NearbyGamers

Running A Game with Roommates (and SOs)

History Edit

Forum:

NearbyGamers General
rawr
2009-07-30 17:07:34

Background: Every once in a while, I have a lengthy debate (usually with myself) about the merits and flaws of starting an RPG campaign. I have even put together the world, setting, primary and secondary characters, plot, etc., etc. Basically, all I need is the time and the players, and the game starts. The caveat is that if I start a game, I'm going to have to include my roommate. Normally, I wouldn't have a problem with saying no to this, but since she's also my fiance, there's no way around it.

So, the question at hand (and more abstractly), is how do you run a game when you will be spending a significant amount of time with one player (who will not be able to *not* talk about the game) outside of the normal gaming session compared to the rest of the players, who you will probably only see during game sessions? How do you keep the nice balance of satisfying a player's want/need to talk about the game without actually giving anything away?

-Aeryn

Gamers posting in this discussion

If you can see this, you're blocking JavaScript. Or I broke the maps.
preload gamer marker preload gamer_group marker preload group marker
2009-07-30 19:10:50

You could say you will only talk about the game during sessions or on the computer. She still has an outlet to talk about the game but it isn't quite as easy. Of course, this will only work if she is willing to go along with it. Otherwise it sounds like it is mainly a matter of discipline. I know as a DM in the past I ended up giving up a large part of the plotline earlier than I had planned simply because I was excited about it. The key is to not talk about those things if you don't want to give it away. On the other hand, if a player is really keen, and you don't mind, make it an in character interaction. When she is going on about how something is cool/wierd/etc. the last session was, you could just break in with, 'What does your character think about -fill in the blank- ?' or, 'From your character's perspective.....' I have used this in previous campaigns via email as a way for my more obsessed players to develop their characters and stories further. Of course, this is only if you are up for doing that.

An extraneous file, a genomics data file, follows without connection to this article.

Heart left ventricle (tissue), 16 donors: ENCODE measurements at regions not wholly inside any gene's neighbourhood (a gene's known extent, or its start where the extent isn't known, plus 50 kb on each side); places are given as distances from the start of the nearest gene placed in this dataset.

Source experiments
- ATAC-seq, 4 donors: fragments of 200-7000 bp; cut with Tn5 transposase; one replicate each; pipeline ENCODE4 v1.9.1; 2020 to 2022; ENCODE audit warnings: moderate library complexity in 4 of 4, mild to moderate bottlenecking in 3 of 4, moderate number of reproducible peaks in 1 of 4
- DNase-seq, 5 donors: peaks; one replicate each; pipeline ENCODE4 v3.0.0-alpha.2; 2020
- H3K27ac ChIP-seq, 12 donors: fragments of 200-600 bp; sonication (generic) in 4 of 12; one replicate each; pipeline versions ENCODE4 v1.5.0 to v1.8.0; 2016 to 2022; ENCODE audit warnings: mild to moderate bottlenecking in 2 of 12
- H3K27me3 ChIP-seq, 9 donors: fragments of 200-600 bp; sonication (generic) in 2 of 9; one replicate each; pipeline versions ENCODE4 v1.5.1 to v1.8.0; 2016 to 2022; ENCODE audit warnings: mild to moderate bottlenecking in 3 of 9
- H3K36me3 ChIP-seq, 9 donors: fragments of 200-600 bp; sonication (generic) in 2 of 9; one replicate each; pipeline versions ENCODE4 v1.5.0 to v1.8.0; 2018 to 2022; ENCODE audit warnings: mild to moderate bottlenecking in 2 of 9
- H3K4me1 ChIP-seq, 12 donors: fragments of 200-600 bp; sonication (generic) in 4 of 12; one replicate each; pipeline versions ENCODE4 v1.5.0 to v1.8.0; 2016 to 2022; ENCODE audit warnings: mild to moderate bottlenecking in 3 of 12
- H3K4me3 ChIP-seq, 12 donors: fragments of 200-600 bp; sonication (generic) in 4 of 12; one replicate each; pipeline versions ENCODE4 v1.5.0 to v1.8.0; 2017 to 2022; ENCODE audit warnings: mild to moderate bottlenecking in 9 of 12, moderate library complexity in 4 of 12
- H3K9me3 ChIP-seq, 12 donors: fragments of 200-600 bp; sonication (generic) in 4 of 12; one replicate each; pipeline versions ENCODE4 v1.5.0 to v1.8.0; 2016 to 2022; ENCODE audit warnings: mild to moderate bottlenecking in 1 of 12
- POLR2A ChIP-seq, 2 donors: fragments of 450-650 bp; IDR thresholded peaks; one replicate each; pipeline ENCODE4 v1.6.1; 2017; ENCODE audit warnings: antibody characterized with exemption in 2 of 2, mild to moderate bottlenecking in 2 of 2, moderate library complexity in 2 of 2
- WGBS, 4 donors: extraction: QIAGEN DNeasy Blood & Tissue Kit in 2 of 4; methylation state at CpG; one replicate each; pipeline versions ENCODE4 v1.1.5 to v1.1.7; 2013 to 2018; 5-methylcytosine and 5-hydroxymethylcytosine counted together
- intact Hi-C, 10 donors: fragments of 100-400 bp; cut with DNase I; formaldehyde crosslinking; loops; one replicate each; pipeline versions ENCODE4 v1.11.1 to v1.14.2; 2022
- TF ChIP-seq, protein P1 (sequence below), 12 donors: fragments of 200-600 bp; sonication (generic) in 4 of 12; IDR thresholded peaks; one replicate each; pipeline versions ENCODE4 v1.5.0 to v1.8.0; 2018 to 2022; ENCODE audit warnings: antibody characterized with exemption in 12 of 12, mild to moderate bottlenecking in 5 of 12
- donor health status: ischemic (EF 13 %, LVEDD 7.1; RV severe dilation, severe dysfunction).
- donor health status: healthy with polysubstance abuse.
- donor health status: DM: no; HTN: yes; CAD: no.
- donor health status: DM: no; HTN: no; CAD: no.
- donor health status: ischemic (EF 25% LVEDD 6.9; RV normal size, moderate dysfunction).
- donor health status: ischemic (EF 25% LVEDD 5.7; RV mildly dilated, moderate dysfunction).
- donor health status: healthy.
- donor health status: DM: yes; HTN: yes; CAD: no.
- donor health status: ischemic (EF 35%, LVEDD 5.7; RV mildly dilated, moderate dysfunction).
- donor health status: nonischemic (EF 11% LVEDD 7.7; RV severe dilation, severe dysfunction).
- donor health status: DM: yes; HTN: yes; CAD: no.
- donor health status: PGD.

2009-07-30 19:32:05

Say, " I'd like to tell you but if I do I'll have to kill your characters".

Jonesin' for some indie action (or WW, or...)
2009-07-31 06:51:47

I faced exactly this issue from the other side (me the player, my SO the GM). We did solo scenes that didn't advance the plot but added depth to my character and fleshed out his relationships to NPCs. To be specific---this was a V:tM game---we did scenes with my character's herd, his sire, his contacts, etc. And we didn't do them very often.

typo fixed

GM / Player of many game systems.
2009-08-21 02:30:11

To be honest, this is a only a problem if you let it be a problem. I'm assuming that both you and your fiance are adults, thus why not simply tell her upfront what your concerns are and then afterward, only tell things you're comfortable answering. If she asks about something you don't want to divulge, just tell her this info isn't available to players yet or that it would ruin the storyline to reveal it early, or whatever the case actually is. All I'm suggesting is that you treat her like a responsible adult and then expect her to respond like one. If this method won't work, then you have more problems with your fiance than the fact that she's one of your players...

FYI, I game with my wife and have done so for years, so I'm not just talking out of my @$$. The few times she asked me questions outside the game that I didn't want to answer I just told her why I couldn't answer it. She was disappointed to be sure, but she respected my decision.

Post a response